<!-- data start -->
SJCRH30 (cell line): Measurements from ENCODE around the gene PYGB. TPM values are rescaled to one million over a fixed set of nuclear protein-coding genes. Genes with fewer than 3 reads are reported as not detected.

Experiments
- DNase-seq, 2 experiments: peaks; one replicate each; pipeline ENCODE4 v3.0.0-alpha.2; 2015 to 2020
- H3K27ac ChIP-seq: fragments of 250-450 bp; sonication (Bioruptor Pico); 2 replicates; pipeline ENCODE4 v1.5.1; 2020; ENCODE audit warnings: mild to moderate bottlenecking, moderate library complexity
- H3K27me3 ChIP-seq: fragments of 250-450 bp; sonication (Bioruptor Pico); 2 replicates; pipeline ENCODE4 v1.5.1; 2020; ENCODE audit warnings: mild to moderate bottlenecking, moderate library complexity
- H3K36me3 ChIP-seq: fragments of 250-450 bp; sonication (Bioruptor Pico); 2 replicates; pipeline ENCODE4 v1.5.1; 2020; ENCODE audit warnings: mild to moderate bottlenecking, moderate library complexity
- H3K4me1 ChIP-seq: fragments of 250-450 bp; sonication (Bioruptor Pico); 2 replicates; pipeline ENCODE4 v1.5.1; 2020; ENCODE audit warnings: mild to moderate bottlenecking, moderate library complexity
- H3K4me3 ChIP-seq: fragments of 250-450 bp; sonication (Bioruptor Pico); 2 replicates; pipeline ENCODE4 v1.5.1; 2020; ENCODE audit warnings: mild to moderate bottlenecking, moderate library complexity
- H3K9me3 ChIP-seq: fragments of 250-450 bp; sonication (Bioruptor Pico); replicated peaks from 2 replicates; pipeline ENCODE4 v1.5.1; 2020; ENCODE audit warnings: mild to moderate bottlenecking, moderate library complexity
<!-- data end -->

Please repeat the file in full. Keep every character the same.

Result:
SJCRH30 (cell line): Measurements from ENCODE around the gene PYGB. TPM values are rescaled to one million over a fixed set of nuclear protein-coding genes. Genes with fewer than 3 reads are reported as not detected.

Experiments
- DNase-seq, 2 experiments: peaks; one replicate each; pipeline ENCODE4 v3.0.0-alpha.2; 2015 to 2020
- H3K27ac ChIP-seq: fragments of 250-450 bp; sonication (Bioruptor Pico); 2 replicates; pipeline ENCODE4 v1.5.1; 2020; ENCODE audit warnings: mild to moderate bottlenecking, moderate library complexity
- H3K27me3 ChIP-seq: fragments of 250-450 bp; sonication (Bioruptor Pico); 2 replicates; pipeline ENCODE4 v1.5.1; 2020; ENCODE audit warnings: mild to moderate bottlenecking, moderate library complexity
- H3K36me3 ChIP-seq: fragments of 250-450 bp; sonication (Bioruptor Pico); 2 replicates; pipeline ENCODE4 v1.5.1; 2020; ENCODE audit warnings: mild to moderate bottlenecking, moderate library complexity
- H3K4me1 ChIP-seq: fragments of 250-450 bp; sonication (Bioruptor Pico); 2 replicates; pipeline ENCODE4 v1.5.1; 2020; ENCODE audit warnings: mild to moderate bottlenecking, moderate library complexity
- H3K4me3 ChIP-seq: fragments of 250-450 bp; sonication (Bioruptor Pico); 2 replicates; pipeline ENCODE4 v1.5.1; 2020; ENCODE audit warnings: mild to moderate bottlenecking, moderate library complexity
- H3K9me3 ChIP-seq: fragments of 250-450 bp; sonication (Bioruptor Pico); replicated peaks from 2 replicates; pipeline ENCODE4 v1.5.1; 2020; ENCODE audit warnings: mild to moderate bottlenecking, moderate library complexity